“It was the best show I’ve ever seen,” Syd said during the car ride home. Her friend Lauren repeated the sentiment.
I am a dad, and I wanted to make a snarky comment. However, the show was a present for my daughter’s 16th birthday and if we didn’t expect it to be the best show ever, we would not have bought the tickets.
On the way to Cleveland, we listened to every Twenty One Pilot’s album. The girls talked about songs they wanted to hear, and I asked questions.
“How do they choose their songs, their setlist?”
Both Syd and Lauren had been to concerts, but neither thought about band’s setlists and how they come up with them.
I directed the conversation towards Syd, “Is it a choreographed performance like the Katy Perry concerts or do they change it up here and there like Radiohead?”
“They always close with ‘Trees,’” Syd said.
“Do they do covers?”
Lauren said, “‘Hey Jude’ and another one.”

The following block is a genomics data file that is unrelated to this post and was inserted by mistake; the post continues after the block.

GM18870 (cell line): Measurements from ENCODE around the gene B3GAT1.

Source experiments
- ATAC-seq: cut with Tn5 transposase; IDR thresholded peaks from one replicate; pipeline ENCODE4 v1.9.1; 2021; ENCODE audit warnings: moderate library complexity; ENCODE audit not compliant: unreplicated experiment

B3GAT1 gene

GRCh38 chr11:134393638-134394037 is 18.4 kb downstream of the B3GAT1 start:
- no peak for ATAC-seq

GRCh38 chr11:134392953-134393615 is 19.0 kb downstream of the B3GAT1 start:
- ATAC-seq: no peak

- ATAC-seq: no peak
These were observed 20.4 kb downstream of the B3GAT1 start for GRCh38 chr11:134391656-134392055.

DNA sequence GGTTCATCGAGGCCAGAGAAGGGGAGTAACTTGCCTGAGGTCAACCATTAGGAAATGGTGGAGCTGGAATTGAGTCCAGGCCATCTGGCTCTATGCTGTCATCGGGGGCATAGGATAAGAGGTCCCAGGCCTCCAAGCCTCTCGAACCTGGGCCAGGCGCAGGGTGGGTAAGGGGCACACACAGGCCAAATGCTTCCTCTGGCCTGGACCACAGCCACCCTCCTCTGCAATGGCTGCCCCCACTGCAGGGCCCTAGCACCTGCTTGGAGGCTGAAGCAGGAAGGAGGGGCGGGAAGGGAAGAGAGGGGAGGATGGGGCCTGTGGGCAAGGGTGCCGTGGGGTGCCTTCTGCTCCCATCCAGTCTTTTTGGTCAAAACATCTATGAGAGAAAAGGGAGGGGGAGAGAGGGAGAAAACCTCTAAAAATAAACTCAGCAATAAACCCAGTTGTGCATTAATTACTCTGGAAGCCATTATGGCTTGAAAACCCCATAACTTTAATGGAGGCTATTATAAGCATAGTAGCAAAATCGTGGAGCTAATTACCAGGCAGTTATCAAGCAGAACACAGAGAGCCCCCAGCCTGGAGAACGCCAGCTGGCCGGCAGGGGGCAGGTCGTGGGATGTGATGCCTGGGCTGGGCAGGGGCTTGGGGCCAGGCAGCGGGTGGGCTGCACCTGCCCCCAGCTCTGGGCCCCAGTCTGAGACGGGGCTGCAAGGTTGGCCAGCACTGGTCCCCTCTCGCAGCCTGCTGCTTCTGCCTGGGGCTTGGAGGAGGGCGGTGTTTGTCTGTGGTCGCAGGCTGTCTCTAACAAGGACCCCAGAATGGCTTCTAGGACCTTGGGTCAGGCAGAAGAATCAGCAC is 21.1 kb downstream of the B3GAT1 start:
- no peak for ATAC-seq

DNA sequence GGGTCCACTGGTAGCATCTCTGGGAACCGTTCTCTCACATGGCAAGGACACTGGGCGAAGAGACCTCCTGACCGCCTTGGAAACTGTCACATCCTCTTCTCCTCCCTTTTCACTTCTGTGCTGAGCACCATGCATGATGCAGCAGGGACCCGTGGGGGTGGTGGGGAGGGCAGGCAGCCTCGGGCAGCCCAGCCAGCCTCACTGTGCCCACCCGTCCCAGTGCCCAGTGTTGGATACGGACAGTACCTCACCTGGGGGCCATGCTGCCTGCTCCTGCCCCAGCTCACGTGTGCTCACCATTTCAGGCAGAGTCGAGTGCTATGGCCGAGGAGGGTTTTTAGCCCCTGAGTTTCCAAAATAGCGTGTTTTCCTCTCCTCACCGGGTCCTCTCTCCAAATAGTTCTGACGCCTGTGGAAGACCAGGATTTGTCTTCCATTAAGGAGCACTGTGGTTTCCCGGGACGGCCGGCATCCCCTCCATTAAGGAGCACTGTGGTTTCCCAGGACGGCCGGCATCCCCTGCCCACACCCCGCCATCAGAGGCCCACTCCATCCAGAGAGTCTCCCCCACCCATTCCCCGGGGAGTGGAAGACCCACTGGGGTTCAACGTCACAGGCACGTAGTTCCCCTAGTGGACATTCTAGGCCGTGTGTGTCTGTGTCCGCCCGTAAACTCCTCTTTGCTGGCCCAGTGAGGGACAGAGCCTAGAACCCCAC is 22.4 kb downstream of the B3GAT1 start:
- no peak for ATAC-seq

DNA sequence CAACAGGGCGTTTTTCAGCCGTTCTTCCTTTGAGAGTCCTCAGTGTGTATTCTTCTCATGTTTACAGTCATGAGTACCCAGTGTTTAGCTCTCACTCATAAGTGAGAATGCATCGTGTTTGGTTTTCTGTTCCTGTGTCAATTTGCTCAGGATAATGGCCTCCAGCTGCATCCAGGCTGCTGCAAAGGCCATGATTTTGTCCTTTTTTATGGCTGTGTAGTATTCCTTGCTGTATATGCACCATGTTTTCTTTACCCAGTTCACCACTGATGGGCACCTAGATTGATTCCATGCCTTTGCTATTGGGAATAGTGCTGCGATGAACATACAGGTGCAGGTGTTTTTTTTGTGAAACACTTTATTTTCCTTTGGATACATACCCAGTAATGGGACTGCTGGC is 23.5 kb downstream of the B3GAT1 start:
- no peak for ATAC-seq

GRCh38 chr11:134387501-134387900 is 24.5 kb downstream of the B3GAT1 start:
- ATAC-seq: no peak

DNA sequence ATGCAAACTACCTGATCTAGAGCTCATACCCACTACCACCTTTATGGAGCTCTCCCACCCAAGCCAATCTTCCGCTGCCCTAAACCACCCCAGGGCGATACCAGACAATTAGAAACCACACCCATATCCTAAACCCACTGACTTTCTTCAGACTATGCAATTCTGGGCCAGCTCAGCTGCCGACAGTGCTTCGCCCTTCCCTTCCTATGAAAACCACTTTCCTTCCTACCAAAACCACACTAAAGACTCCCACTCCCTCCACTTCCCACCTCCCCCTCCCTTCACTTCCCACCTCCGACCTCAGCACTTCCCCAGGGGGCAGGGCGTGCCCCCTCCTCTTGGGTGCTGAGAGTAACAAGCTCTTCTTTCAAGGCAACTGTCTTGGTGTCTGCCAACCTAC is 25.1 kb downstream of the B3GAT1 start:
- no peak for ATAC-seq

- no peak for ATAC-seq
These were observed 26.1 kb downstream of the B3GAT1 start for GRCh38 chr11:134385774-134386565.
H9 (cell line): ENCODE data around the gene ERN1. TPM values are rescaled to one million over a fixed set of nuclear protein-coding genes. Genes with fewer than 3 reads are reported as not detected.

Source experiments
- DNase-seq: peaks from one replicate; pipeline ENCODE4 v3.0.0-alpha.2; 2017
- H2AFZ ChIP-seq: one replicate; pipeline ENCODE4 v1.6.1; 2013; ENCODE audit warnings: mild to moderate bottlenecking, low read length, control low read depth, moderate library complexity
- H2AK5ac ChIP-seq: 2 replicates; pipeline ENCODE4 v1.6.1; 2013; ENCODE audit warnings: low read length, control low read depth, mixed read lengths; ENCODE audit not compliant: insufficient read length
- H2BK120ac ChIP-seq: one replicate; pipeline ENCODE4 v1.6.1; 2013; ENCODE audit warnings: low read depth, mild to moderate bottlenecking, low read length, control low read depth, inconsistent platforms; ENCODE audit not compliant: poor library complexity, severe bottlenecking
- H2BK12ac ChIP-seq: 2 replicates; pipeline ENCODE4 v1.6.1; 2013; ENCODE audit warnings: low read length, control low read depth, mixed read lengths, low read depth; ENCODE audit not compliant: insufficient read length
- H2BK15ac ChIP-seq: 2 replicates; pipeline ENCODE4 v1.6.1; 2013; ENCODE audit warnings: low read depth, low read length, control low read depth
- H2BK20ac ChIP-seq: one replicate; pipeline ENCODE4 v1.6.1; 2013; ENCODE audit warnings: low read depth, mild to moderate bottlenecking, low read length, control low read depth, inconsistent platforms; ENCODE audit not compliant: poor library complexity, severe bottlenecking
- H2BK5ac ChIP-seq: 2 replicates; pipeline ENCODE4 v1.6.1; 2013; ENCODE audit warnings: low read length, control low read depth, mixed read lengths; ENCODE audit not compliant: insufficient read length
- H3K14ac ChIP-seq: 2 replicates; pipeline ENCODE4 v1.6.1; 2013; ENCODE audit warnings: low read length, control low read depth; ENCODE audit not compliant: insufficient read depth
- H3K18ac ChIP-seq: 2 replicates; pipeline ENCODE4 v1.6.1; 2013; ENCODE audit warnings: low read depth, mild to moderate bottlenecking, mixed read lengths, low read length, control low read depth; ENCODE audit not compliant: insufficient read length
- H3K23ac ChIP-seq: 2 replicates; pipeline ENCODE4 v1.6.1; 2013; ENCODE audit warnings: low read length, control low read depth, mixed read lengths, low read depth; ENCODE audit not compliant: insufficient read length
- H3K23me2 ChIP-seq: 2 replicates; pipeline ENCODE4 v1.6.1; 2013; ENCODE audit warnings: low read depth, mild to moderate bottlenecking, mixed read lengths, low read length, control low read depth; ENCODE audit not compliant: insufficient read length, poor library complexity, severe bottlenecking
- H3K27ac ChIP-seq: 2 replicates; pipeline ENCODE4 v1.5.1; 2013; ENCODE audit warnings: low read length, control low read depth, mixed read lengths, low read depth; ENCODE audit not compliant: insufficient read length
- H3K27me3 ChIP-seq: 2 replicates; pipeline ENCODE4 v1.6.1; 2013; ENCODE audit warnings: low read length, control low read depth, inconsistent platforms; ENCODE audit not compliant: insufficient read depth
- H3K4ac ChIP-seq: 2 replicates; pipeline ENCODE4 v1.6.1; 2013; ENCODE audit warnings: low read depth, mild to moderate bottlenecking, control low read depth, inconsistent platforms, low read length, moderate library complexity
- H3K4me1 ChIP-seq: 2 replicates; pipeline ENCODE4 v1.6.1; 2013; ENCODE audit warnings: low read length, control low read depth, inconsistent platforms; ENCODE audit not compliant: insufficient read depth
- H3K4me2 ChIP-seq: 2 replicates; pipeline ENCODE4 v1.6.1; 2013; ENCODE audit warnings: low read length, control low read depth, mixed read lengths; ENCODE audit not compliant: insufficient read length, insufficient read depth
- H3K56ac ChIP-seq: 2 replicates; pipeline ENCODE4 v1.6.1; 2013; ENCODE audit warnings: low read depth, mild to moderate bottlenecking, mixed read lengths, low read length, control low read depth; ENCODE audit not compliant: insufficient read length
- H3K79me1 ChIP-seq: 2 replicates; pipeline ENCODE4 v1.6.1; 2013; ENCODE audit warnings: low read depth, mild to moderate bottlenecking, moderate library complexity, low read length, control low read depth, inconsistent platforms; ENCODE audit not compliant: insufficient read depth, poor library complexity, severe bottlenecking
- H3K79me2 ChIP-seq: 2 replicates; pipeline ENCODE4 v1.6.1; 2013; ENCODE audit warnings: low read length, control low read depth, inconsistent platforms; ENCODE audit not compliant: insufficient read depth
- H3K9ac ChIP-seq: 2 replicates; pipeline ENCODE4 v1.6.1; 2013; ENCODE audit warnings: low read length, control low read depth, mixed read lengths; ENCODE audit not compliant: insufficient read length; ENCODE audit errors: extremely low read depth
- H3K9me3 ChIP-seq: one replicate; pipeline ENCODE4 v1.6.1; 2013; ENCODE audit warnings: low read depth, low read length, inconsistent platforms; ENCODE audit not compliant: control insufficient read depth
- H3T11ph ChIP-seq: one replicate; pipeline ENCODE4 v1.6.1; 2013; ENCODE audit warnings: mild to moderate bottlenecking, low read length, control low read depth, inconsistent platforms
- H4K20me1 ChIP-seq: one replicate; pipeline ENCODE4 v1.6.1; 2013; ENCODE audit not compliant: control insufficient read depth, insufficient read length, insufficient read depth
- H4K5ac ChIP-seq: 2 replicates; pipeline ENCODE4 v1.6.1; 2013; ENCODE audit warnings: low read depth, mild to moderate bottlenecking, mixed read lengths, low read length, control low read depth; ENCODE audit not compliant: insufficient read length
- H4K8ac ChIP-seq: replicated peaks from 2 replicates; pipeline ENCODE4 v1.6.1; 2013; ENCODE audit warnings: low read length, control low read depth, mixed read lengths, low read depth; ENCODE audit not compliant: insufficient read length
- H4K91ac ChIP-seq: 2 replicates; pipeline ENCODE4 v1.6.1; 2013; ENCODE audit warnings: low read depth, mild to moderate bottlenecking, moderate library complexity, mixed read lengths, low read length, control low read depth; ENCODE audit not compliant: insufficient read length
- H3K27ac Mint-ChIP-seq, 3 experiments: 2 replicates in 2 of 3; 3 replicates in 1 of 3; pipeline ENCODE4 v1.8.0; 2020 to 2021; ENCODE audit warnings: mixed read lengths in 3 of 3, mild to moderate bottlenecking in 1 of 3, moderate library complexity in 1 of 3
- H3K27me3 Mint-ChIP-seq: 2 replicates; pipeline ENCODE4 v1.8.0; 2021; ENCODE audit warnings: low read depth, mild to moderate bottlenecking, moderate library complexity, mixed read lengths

I was curious. It was the first time I was driving to a concert to drop someone off and not go. I know very little about Twenty One Pilots, but I know they have a following. Syd told me that she doesn’t consider herself part of the “Skeleton Clique” because they are “intense about T O P.”
“My mom and sister are jealous that I get to go,” Lauren said.
I was thinking the same thing about me.
Arriving at Quicken Loans Arena a little before four p.m., I was not prepared for what I saw. Twenty One Pilot fans were already in line. Some had camped out. Others were running around downtown Cleveland, loitering on the streets, and pointing and laughing at cars as they went by. I was impressed. I hadn’t seen anything like it since the last time I saw Phish.
Syd told me to pull over, and the girls got out of the car. As they walked towards the back of the line, I drove off to look for a coffee shop and do some work.
Me: YOU GIRLS ALRIGHT?
Me: TAKE PICTURES.
Me: YOU IN YET?
Me: TAKE PICTURES.